(Adds analyst comment, background on daclizumab, MS drugs,
By Ransdell Pierson
June 16 A drug approved to prevent rejection of
transplanted kidneys significantly reduced relapses of multiple
sclerosis in a late stage-trial sponsored by Biogen Idec
and AbbVie Inc, but serious infections and
potential liver toxicity continued to cloud the drug's future.
The Phase III international study of the medicine, called
daclizumab, involved more than 1,800 patients with
relapsing-remitting multiple sclerosis -- the most common form
of MS, which can lead to disability and paralysis.
The companies disclosed partial results from the new trial
The study, called DECIDE, tested monthly injections of
daclizumab against weekly injections of Biogen's blockbuster
Avonex (interferon beta-1a) treatment for MS.
Patients taking daclizumab, which is meant to tame the
immune system by blocking a protein called the CD25 receptor,
had 45 percent fewer annual relapses than those receiving
Avonex. In addition, patients taking daclizumab had 54 percent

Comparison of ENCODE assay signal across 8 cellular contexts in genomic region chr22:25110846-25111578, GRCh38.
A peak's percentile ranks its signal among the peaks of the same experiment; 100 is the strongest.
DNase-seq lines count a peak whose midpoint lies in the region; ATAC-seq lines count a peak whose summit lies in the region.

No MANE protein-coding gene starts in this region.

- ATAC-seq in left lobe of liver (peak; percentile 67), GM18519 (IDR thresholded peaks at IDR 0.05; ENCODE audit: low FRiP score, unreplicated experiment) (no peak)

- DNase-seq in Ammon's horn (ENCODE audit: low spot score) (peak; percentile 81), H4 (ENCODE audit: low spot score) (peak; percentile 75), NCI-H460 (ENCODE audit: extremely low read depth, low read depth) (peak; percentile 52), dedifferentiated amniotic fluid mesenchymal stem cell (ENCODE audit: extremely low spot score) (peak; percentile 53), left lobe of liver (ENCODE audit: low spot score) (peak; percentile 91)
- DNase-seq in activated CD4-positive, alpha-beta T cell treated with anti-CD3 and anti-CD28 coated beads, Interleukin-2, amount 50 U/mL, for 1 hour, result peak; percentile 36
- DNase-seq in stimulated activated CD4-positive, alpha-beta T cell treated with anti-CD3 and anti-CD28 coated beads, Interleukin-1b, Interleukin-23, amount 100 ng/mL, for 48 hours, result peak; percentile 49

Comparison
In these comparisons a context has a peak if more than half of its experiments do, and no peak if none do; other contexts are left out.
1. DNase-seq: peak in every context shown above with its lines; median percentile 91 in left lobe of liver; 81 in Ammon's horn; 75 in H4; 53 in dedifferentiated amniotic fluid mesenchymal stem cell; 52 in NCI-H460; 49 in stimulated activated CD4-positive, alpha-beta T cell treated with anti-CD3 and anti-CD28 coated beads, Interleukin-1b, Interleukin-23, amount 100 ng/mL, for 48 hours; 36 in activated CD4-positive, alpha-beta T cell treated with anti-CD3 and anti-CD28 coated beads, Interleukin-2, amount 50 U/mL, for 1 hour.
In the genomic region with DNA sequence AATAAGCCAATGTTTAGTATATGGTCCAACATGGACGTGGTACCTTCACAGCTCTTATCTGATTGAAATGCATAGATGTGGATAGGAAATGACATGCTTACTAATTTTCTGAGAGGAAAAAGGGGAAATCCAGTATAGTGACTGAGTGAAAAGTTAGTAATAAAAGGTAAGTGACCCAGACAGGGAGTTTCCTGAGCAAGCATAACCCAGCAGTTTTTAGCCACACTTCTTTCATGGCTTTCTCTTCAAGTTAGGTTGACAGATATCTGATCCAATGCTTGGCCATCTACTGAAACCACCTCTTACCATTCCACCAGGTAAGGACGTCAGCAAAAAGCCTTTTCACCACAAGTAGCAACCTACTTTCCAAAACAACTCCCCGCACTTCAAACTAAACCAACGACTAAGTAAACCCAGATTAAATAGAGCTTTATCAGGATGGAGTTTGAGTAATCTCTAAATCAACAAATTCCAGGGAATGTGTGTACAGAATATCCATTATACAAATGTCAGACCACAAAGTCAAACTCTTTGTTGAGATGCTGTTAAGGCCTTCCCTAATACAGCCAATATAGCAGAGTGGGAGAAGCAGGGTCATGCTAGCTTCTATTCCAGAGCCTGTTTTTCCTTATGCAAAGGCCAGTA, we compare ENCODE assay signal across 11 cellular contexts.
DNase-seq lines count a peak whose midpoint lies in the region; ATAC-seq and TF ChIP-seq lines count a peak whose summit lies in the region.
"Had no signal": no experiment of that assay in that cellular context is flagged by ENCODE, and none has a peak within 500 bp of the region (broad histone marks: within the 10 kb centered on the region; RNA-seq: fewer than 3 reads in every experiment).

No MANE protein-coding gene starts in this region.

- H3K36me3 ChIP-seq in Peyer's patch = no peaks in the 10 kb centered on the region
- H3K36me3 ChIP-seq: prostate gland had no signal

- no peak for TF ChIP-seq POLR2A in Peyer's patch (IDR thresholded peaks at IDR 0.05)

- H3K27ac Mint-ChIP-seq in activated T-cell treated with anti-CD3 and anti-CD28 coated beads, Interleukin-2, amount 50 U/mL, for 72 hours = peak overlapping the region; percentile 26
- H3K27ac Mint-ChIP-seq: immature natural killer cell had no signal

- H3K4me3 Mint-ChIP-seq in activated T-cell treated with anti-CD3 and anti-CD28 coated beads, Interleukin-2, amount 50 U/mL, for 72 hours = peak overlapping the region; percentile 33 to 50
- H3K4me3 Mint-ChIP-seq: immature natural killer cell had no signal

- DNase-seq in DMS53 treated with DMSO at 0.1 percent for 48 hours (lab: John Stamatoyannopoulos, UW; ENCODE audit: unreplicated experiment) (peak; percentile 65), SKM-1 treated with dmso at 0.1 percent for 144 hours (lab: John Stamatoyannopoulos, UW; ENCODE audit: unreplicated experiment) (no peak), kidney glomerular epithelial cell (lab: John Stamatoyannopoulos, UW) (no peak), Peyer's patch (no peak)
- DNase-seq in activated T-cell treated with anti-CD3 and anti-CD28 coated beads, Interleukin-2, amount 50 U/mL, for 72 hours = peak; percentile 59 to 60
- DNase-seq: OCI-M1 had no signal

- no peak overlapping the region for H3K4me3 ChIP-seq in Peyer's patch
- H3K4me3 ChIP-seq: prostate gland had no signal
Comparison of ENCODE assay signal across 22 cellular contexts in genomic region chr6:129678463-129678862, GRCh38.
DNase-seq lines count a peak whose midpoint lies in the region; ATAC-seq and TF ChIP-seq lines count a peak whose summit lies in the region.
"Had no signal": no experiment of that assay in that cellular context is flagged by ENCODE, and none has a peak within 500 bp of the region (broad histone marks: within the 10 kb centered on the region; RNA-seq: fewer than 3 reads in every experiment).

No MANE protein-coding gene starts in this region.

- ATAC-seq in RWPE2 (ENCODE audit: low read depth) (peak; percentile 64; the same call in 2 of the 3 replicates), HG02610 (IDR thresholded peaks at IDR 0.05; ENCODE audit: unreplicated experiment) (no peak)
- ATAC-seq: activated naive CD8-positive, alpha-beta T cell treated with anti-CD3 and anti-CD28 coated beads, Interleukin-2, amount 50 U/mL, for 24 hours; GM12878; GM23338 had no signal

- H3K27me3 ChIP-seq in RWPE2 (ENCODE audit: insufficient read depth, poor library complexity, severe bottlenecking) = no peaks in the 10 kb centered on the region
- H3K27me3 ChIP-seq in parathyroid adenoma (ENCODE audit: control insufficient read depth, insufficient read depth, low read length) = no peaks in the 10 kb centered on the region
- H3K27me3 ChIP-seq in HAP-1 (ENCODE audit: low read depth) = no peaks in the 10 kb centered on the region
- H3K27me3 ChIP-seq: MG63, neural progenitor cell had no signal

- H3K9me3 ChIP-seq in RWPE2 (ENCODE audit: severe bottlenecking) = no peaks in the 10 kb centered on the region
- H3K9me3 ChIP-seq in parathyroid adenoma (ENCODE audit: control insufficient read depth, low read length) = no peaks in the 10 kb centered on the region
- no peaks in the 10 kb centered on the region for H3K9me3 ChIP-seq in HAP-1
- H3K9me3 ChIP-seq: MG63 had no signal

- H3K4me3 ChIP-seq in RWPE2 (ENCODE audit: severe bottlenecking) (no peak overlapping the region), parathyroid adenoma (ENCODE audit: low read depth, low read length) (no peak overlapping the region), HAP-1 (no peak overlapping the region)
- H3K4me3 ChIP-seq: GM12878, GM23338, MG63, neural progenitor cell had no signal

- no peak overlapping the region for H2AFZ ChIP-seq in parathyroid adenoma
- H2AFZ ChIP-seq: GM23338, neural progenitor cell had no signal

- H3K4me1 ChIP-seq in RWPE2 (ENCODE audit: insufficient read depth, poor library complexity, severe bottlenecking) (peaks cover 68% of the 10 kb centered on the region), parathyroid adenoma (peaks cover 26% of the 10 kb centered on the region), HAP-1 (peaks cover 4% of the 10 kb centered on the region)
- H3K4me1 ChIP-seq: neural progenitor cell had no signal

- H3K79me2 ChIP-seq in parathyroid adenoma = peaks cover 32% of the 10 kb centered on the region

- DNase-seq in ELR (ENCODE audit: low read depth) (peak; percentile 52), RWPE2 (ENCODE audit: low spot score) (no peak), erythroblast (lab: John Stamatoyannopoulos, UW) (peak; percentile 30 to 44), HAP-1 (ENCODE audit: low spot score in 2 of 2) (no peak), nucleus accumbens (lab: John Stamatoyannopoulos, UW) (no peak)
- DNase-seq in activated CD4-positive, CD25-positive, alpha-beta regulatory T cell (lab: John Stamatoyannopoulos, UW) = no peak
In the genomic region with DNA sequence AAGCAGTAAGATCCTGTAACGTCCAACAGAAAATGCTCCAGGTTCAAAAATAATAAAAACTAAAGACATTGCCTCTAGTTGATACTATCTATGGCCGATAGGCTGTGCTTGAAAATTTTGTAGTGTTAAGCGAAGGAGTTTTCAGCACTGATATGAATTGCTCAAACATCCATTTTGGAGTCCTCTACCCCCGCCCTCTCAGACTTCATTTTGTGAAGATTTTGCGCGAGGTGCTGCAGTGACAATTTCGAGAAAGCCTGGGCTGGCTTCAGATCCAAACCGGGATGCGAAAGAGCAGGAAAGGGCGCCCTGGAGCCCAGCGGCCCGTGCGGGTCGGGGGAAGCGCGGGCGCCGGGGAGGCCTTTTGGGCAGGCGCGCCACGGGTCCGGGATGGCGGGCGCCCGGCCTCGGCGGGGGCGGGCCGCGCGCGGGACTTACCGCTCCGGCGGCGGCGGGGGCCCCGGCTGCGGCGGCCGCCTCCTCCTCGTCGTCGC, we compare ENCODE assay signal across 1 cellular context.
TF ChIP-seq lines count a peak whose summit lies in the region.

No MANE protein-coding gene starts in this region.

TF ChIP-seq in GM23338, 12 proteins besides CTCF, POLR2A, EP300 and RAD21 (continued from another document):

fewer new or enlarging brain and spinal lesions at week 96 of
the study, compared to those taking Avonex; those results met a
secondary goal of the study.
The overall incidence of side effects was similar in both
patient groups. But there was a two-fold higher incidence of
serious infections among those taking daclizumab, at 4 percent,
as well as a two-fold higher incidence of elevated liver enzymes
- a potential marker for liver toxicity.
Daclizumab would be a new approach to treating MS, if it is
approved for the condition.
Alex Arfaei, an analyst with BMO Capital Markets, said the
decline in annual relapses seen with daclizumab was a bit less
impressive than the reductions of 52 percent, versus Avonex,
achieved in earlier trials by the oral medication Gilenya, which
is made by Novartis AG. Gilenya had sales of $1.9
billion last year.
"Our first impression is that these results are good enough
for (daclizumab) to be competitive" with Gilenya and other oral
treatments, Arfaei said in a research note.
He predicted the Biogen/AbbVie drug could be introduced in
2016 and conservatively generate U.S. sales of $256 million by
Biogen and AbbVie said they would discuss with health
regulators the timing for potential marketing applications for
Swiss drugmaker Roche Holding AG introduced
daclizumab in 1997 to prevent rejection of transplanted kidneys,
under the brand name Zenapax. It stopped selling the drug in
2009 due to poor sales and the availability of newer treatments.
Multiple sclerosis is believed to be caused by overactive
immune system cells, called t-cells, that attack and destroy the
protective covering of nerves.
Biogen shares were up 0.8 percent in morning trading on the
Nasdaq. AbbVie shares slipped 0.3 percent on the New York Stock
(Reporting by Ransdell Pierson; Editing by Nick Zieminski and